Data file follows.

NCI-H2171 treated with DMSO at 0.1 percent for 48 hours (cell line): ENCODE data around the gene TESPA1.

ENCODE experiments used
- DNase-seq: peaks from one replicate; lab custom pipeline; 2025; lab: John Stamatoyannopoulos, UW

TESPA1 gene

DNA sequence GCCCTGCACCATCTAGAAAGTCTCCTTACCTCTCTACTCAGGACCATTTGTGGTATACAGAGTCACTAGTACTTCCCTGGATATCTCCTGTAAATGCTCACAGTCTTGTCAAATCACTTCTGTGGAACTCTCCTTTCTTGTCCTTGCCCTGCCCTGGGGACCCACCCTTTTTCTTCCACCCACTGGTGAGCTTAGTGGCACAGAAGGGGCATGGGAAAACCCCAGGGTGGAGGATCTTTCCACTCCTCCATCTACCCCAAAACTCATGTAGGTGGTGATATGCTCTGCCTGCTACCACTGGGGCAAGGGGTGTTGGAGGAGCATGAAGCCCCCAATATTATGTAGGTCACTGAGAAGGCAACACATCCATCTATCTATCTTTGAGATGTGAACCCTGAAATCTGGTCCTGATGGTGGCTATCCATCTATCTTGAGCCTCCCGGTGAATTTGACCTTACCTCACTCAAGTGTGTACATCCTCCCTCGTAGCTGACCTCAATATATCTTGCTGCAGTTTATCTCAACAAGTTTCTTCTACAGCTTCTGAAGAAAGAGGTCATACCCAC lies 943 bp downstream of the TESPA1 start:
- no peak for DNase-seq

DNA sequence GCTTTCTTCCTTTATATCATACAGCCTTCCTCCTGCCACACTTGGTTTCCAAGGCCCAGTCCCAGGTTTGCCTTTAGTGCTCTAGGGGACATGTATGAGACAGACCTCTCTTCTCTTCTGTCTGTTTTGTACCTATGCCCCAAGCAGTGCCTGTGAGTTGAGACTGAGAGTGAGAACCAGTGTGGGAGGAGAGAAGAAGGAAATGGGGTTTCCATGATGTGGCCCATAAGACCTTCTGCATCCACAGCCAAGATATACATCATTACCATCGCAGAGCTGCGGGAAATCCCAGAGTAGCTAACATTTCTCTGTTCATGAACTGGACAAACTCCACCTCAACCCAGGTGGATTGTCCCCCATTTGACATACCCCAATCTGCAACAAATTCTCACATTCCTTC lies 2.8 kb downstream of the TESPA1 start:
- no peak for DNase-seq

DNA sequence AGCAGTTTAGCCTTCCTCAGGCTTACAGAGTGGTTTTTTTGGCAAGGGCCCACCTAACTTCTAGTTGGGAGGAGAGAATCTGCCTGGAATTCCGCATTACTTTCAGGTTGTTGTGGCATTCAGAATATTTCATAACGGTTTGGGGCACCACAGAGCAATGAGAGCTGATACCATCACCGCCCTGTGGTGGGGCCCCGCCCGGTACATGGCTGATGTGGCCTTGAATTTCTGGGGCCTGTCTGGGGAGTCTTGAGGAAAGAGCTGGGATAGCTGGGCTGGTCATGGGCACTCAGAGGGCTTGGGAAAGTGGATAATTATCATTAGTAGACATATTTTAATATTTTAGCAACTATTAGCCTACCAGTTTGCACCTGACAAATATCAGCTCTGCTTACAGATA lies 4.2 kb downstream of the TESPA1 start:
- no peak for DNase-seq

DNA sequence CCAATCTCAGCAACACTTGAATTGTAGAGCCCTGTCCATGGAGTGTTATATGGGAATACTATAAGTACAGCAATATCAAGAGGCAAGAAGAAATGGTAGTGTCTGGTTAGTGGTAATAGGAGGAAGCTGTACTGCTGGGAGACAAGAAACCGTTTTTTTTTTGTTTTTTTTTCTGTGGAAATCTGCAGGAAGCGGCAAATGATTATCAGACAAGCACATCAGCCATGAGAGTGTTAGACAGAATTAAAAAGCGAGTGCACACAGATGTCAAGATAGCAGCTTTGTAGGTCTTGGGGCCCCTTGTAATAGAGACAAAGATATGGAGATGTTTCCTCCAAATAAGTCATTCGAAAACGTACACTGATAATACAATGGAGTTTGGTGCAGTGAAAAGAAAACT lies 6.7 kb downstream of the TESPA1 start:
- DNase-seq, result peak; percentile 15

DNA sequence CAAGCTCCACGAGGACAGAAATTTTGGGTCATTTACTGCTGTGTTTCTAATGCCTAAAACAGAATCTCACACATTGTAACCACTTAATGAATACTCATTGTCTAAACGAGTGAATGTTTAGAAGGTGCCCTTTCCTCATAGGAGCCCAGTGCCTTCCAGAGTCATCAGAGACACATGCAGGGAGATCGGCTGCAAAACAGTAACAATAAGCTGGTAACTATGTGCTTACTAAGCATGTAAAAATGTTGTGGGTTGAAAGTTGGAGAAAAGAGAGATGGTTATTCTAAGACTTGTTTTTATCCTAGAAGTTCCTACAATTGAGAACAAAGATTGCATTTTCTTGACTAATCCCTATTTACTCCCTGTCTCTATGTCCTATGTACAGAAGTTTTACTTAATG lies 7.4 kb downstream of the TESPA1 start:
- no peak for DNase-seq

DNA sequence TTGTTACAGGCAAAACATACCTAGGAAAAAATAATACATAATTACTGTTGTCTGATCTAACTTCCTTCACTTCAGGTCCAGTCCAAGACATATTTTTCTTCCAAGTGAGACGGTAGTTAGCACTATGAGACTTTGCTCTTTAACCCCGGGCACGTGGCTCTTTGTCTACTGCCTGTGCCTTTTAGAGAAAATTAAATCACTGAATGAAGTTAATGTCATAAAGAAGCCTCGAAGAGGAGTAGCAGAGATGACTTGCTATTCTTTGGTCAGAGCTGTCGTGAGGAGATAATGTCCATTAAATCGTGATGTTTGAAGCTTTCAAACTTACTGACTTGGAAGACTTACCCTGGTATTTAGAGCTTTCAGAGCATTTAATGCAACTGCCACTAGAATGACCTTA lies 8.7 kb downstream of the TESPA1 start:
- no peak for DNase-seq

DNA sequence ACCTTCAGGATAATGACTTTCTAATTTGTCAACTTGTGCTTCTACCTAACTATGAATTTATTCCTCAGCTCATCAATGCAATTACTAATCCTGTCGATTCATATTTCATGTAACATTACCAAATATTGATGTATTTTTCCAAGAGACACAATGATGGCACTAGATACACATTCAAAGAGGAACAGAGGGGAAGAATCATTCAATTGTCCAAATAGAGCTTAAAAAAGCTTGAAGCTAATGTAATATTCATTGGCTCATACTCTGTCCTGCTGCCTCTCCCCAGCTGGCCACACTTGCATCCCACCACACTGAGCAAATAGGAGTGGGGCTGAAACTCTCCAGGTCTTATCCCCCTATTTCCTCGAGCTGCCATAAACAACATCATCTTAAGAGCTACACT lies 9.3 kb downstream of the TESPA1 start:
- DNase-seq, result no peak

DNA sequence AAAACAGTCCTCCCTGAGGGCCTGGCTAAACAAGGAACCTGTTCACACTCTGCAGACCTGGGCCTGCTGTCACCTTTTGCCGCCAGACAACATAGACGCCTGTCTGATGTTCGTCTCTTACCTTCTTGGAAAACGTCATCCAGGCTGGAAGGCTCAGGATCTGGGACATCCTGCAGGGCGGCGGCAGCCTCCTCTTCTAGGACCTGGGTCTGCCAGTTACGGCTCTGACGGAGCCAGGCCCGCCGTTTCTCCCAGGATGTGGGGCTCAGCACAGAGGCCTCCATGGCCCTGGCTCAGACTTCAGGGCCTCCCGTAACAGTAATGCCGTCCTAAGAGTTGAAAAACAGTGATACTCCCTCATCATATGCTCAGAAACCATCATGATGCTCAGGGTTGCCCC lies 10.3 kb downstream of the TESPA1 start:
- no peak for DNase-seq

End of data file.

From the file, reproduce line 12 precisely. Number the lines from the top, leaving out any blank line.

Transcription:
- DNase-seq, result peak; percentile 15